Of course, we'll often come up against mindsets or obstacles similar to the ones we've seen in our past weeks' work when it comes to spending time in nature. What are some mindsets or obstacles to you getting out in nature more often? Examples:
*I really should stay at my desk and keep plugging away at my work.
*I'm too busy to do anything outside today.
*It's too cold.
*I'm too tired. I'm just going to lie on the couch and watch TV.
I don't know about you, but the pandemic gave me the perfect opportunity to challenge myself to get outside more. For one, that was the only way I socialized with friends. I never thought I would do this in a million years, but I bundled up in my parka, boots and a blanket, and sat outside on my snowy patio next to a bonfire. I loved it, and I plan to do it again this winter! (What's that saying, 'Don't knock it 'til you try it?') We also got a pandemic pup--which means more walks and hikes. Yay, another easy way to incorporate some movement and exercise into my day!
If getting out in nature is not already part of your daily routine, here are some tips:
*Start small by taking a 'nature break.' Go outside for 5-10 minutes just to feel the sunshine or fresh air on your face.
*Even better, take out a book or magazine and make it a 1/2 hour nature break.
*Take your dog (or a friend's or neighbor's dog--they will really appreciate it!) for a walk. Even just a 15 minute walk around the block is great.
*Or perhaps you always get stuck walking the dog, and you're a little resentful about it. Go for a walk by yourself. If you feel guilty about it at first, practice self-compassion. You're still a good person.
*Plant a flower or vegetable garden--and take care of it. ;)
*Try some new outdoor activities like biking, hiking, or paddling. Search out some new trails, parks or rivers in your area you haven't been to before.
*Do your yoga or meditation practice outside.
And if you run into that ever-present excuse, 'I don't have the time,' remind yourself to put a little less time into what you don't love and a little more time into finding and doing what you do love.
Inner Work Homework:
*Write down 3 ways you can practice self-compassion.
*Write 3 encouraging and supportive things to yourself. (Think about how you would support a friend, child or loved one.)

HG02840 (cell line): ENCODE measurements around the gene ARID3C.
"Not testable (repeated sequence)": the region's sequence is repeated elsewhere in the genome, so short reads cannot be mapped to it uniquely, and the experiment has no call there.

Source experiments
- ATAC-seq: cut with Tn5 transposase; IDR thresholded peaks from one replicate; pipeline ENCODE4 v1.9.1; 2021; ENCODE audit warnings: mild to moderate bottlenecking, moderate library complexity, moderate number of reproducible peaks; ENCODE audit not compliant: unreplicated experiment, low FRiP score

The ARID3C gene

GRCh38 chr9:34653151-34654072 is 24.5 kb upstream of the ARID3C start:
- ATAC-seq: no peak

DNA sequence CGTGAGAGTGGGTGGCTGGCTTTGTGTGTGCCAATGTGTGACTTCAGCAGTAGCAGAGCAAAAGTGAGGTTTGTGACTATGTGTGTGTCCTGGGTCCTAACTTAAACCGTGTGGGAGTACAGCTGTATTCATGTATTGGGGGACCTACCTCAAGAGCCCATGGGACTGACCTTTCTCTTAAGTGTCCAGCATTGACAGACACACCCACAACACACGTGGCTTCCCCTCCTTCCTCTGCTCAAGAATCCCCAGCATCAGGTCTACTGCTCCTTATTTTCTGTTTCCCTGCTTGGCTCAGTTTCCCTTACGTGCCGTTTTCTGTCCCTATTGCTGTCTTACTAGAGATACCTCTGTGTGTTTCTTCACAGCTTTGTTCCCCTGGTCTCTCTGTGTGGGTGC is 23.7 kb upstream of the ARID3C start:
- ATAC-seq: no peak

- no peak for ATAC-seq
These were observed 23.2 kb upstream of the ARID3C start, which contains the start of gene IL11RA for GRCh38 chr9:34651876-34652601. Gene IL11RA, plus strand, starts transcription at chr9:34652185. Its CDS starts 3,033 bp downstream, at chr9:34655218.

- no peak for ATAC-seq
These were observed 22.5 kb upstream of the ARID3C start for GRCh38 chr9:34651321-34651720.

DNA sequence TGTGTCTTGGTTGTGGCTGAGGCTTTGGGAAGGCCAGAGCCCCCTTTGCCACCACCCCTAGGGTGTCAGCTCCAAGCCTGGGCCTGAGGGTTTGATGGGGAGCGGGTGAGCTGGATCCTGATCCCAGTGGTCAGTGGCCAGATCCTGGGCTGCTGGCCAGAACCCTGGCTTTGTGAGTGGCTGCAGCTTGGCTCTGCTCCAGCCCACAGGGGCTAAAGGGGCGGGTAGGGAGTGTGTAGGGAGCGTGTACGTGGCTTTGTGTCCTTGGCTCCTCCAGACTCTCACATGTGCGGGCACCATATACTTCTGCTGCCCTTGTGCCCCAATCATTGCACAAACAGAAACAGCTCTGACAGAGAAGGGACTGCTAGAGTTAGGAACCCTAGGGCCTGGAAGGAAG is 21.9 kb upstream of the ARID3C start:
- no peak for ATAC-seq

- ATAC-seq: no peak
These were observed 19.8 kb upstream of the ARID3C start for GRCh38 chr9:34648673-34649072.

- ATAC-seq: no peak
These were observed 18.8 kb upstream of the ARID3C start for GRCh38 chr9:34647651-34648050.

*Practice validating your emotions throughout the next week. Ex: I feel____ and it’s OK for me to feel this way. It makes sense I would feel this way because ____.
Outer Work Homework:
*5 Senses Meditation Video*: Go outside (or look out a window if you really can't get outside) and follow this 5 Senses Meditation video.
Journal your observations – Did you notice things that you wouldn’t normally notice? That’s mindfulness.
You might also like to read this article from the Yale School of the Environment about how immersion in nature benefits your health.
Every Day: Gratitude Practice
Continue your daily list of 3 things you're grateful for. Can you notice how you feel when you don't rush but really internalize them for a moment? This will continue to help you ‘fill up your tank.’
Every Day: Doing What You Love:
You have hopefully noticed over the past few weeks that incorporating self-care ON A DAILY BASIS changes your mood and stress levels noticeably. Make it a PRIORITY to do some kind of self-care for yourself on a daily basis to continue lessening your chances of getting burned out and overwhelmed.
Go back to your list of things you love to do from Week 1. Choose one of the things and take the next 30 minutes to do it. Then, journal answers (if you’d like to be held accountable, email them to me) to these questions:
*What did you choose to do for your self-care this week?
*Share a few observations (positive or negative) you had during your self-care experience, including if you came up against any obstacles.
*How did you feel after?